Agricycle: Closing The Global Opportunity Gap

In Uganda, when someone starts a family, they plant a mango tree. Therefore, each family has an excess supply of Mangoes, but there is no market to sell them to. This causes a high level of food waste, a growing problem throughout the world. Agricycle is a company that is connecting these rural farmers (co-operatives), and others throughout Sub-Saharan Africa, with the US market by providing dehydrators to their co-operatives and then buying the dehydrated fruit for a much fairer price than they would get in the local market.

This is just one of their sustainable brands, Jali Fruit, I spoke to Claire Friona, Co-Founder of Agricycle to find out a little more about this sustainable startup.

In the picture: Jali Fruit from Agricycle. Photo Credit: Agricycle

What is the Ethos of Agricycle?

Claire Friona: Agricycle, as a whole, has a focus on people, planet, and product. The main goal of Agricycle is to try and eradicate extreme world poverty in our time through multiple different approaches. One of the main methods is the empowerment of women.

Statistically, when you give money to the woman in the family, that money is more likely to go to the children which is the best way to lift an entire generation and an entire population out of poverty.

Another of our methods is focusing on food loss.  Food loss is a naturally abundant resource that has no current value for our farmers so we put a value on food loss which allows us to pay our farmers a fairer wage than they would otherwise make.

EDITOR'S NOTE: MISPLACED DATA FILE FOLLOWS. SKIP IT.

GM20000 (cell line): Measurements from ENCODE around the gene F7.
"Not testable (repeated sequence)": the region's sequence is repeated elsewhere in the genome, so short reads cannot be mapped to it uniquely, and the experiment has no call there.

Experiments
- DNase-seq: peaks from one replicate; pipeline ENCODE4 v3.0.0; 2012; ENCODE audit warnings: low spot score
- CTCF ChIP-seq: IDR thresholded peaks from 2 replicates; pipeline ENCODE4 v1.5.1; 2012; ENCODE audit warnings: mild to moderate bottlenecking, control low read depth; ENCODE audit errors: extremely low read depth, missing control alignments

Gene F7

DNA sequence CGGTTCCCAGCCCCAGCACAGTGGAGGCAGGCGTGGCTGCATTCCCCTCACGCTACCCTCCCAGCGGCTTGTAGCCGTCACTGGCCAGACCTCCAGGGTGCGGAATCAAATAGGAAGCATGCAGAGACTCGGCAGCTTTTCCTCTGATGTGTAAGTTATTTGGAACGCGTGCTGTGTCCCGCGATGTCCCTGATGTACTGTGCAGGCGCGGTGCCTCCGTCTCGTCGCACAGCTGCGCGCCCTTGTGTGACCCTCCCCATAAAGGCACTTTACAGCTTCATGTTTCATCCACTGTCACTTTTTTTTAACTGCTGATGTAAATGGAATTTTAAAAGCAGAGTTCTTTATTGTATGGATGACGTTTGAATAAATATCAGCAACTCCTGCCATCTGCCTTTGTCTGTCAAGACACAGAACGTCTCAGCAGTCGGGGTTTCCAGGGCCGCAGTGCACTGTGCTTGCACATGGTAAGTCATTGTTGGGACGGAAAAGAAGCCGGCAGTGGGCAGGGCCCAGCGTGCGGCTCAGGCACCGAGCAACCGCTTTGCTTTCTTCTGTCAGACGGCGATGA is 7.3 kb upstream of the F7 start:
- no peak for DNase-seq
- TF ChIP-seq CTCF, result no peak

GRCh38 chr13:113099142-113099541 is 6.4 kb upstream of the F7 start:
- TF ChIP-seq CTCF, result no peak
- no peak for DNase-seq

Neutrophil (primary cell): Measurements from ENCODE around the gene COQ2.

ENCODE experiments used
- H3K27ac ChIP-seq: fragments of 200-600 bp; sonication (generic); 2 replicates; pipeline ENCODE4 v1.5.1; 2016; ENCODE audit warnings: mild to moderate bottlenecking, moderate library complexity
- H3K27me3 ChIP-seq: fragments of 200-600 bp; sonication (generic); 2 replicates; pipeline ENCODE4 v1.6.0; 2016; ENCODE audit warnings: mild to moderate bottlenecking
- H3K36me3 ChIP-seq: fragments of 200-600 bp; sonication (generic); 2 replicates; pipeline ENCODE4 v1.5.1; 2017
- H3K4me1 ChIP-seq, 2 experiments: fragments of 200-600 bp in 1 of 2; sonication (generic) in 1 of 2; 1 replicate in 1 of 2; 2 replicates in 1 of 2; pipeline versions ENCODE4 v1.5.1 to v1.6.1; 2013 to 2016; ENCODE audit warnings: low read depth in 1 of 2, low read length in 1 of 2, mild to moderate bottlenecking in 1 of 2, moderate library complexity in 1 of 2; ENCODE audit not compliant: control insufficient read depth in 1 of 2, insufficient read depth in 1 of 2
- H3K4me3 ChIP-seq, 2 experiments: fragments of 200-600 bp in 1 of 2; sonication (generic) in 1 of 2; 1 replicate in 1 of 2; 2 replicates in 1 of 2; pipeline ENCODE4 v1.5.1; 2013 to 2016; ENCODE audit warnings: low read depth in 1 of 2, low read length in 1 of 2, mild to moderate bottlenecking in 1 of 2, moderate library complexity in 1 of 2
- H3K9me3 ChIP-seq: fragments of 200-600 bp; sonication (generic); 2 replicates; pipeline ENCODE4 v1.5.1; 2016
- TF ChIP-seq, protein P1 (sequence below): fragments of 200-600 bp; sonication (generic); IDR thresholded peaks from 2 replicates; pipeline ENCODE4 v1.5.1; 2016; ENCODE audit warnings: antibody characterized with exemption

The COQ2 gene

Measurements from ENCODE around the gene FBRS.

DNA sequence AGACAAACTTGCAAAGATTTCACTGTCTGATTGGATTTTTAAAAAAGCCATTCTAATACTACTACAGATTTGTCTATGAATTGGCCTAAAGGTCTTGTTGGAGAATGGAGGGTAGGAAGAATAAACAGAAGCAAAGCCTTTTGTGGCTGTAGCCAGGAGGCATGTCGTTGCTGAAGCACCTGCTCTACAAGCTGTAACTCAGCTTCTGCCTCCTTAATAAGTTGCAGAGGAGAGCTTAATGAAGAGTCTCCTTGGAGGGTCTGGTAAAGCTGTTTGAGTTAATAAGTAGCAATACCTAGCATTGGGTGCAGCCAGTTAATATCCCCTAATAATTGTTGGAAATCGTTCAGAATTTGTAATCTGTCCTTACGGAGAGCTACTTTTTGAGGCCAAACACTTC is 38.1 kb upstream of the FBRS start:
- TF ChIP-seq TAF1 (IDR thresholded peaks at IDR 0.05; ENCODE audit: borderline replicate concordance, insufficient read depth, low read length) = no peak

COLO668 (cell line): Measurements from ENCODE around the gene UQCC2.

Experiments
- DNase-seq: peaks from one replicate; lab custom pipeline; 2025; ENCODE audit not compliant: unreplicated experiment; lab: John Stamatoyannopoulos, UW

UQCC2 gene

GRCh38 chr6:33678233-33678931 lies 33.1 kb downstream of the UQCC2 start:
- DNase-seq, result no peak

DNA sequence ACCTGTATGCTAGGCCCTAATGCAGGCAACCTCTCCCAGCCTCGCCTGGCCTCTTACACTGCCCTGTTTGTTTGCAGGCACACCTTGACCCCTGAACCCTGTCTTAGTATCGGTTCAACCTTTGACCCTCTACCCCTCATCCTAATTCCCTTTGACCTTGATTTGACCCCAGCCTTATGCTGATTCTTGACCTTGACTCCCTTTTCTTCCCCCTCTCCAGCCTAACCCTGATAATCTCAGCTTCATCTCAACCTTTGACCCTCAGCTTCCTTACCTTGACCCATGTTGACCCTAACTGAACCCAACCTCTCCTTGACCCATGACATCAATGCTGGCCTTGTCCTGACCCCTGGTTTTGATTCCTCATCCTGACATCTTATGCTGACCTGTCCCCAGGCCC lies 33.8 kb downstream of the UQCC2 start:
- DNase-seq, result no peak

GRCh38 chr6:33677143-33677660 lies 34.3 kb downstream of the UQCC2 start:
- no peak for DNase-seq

Reducing Food waste has been listed by Project Drawdown as the most effective way to reverse climate change because if food waste was a country it would be the third-largest producer of Methane gas in the world.

With Jali Fruit, we are also reducing food waste, as we are taking fruit (from Africa) that would otherwise go to waste, dehydrating it, and selling it where there is a larger market (the US). We have also recently launched a product called Tropicoal Ignition which uses the shells of coconuts in order to make charcoal.

This will have a large environmental impact also as it will help to combat deforestation in multiple ways. The obvious being fewer trees will need to be cut down for charcoal, but also if we can show that we are using the coconut trees then we can stop them being cut down because we have given value to that coconut tree. We currently have a team member working out exactly how to calculate the environmental impact this will have.

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What inspired you to get involved in such a project?

C.F. : I started as an engineering student and my outlook was that engineering and tech had the ability to solve these huge global problems with simple solutions.

We at Agricycle are using a passive solar dehydrator: it works off the heat of the sun, then hot air rises which dries out the fruit. This is not a complex feat of engineering, but it is being used in an innovative way which is making an impact on people’s lives.